What has been the impact of kids on your financial path?


#1

I’m thinking about writing an upcoming post on the impact of kids on a person’s financial path. There are all these statistics about how much a child costs these days. I’d love to have some anecdotes from some fellow bloggers to plug in along with my own experience. So tell me, for those with kids. What has been the impact of kids on your financial path?


#2

I can tell you this for sure…I want to retire early to spend time with him, but having my son prevents me from retiring early. I want to provide stability, pay for his college, etc…

If it was just my wife and I, we would sell the house and move into an RV traveling around the country.


#3

On the one hand, figuring out how to live on one income was likely good for us in the long run. On the other, I think ultimately they put restrictions on nearly every financial decision you make.
Speaking only about the financial aspects of course.


#4

Daycare is costing us about $20K/year which is our biggest expense. And since her birth, we are contributing $2.5K-3K/year and more later on to her education fund. So, yes, kids can be very expensive.

But at the same time, having a kid can actually make someone take more risks and become more entrepreneurial. You feel the need to do better and leave a legacy for your kid(s). And mat leave kinda gives you time to brainstorm, come up with and start new projects.


#5

I think having kids really worked both in favor of and contrary to my ability to FIRE, simply because of their ages, I will have to delay retirement until they are out of the house, a full 3 years after my initial target date. Children retard our progress.

BUT I also never thought much about things like legacy and providing for generational wealth preservation until having kids. Having my mind move in those new directions certainly helped clarify goals and helped focus on achieving them. So overall, a mixed bag.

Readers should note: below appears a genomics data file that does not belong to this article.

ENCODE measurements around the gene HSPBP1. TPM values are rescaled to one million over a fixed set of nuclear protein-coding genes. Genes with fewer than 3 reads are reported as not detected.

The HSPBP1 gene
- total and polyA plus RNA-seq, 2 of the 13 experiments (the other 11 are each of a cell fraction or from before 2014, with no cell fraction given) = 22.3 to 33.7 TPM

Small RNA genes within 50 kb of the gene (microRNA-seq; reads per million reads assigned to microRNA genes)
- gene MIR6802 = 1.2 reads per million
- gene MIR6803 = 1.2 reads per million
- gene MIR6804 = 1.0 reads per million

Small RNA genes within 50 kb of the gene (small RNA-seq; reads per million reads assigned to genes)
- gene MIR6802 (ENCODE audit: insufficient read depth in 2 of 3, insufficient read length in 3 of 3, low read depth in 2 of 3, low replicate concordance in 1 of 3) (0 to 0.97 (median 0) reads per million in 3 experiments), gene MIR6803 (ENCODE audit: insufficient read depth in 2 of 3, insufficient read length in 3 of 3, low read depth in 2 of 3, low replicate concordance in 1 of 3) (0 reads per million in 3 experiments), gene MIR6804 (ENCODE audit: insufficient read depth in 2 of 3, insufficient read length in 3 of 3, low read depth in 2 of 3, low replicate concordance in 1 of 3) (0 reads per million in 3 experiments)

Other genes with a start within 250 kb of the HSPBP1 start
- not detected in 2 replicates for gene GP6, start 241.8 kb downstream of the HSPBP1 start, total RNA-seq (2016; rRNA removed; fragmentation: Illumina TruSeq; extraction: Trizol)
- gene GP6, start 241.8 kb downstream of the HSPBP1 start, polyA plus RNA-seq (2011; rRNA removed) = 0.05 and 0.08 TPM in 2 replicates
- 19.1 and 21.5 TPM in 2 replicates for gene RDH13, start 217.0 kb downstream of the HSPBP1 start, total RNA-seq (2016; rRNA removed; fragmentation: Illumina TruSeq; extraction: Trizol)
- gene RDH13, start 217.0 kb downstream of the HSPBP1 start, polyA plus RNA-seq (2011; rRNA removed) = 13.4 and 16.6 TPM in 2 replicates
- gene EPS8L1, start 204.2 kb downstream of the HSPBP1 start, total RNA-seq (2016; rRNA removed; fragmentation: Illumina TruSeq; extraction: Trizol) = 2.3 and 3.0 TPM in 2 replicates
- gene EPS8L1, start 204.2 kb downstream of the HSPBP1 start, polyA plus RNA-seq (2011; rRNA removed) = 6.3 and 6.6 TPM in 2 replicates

#6

I’d say a fairly large impact (but other things did as well). Daycare $$$$ x2, then also 529 plan x2, higher cost for vacations, having to use vacation days to cover their sick days, braces x2, having to pay for tutoring because schools won’t address needs, sports, etc. AND let’s not forget adoption expenses x2. So, yeah. While others rock it and can go FIRE with kids, that isn’t the case for us.


#7

My wife is a SAHM, so it slowed down our ability to FIRE, but not for one moment would I trade my kids for earlier retirement. FIRE is not that important :slight_smile:


#8

I’ve got 2 boys, 9 and almost 7 years old.

My wife is educated with a masters degree, but has stayed home to educate them. The costs in terms of actual spending and opportunity costs are substantial, but worth it for us. YMMV.

Kids can cost a little or a lot. The $270,000 figure or whatever it is accounts for owning a larger home, so a big chunk of that is at least somewhat optional.

I’ve had one post on the topic. It’s a guest post and suggests that kids cost an arm and three legs. Again, YMMV.


#9

When we started having kids we went from two incomes to one. Don’t regret the decision we made but it has definitely forced us to make sacrifices along the way. Our childless friends have their evenings free and can travel all they want. That’s just not possible for us right now due to time and financial constraints.


#10

I have a one year old and we’re planning on two additional kids. The most immediate impact was that we started putting aside $200/mo into a 529 college savings plan as soon as we got pregnant. The next change was $36,000/year for day care. It took a year, but we found a reasonable alternate day care that only costs $25,000/year.

Most of the other expenses related to infants were not applicable. We found cribs, clothes, toys, etc… for free in the community, and we use cloth diapers, so minimal added expense there.

Longer term, it is impacted our considerations around early retirement. We could probably retire today, though with some risk. We could retire more comfortably in 4-5 years. But, we aren’t really sure how having a 5 year old, 3 year old, and 1 year old (assuming our plans for new kids pan out) would impact our quality of travel or desire to travel, let alone to be retired. Moreover, we’re thinking that while we could retire, we both like our jobs, and maybe the best thing to do is work until our kids are bound for college, which would happen to be ~62 for me. Doing so would allow us to create the start of real generational wealth. Instead of retiring early with $1M that will last my lifetime and leave very little behind, why not retire later with $10M and leave a legacy for my kids to build upon?


#11

Well, my wife is a stay at home mom so we don’t have her income. We have expenses related to feeding, clothing, and raising two kids. We put money toward their education. Our home is bigger to fit them. So the financial impact is huge. I won’t get to retire in my 50’s. We don’t save as much as we could otherwise.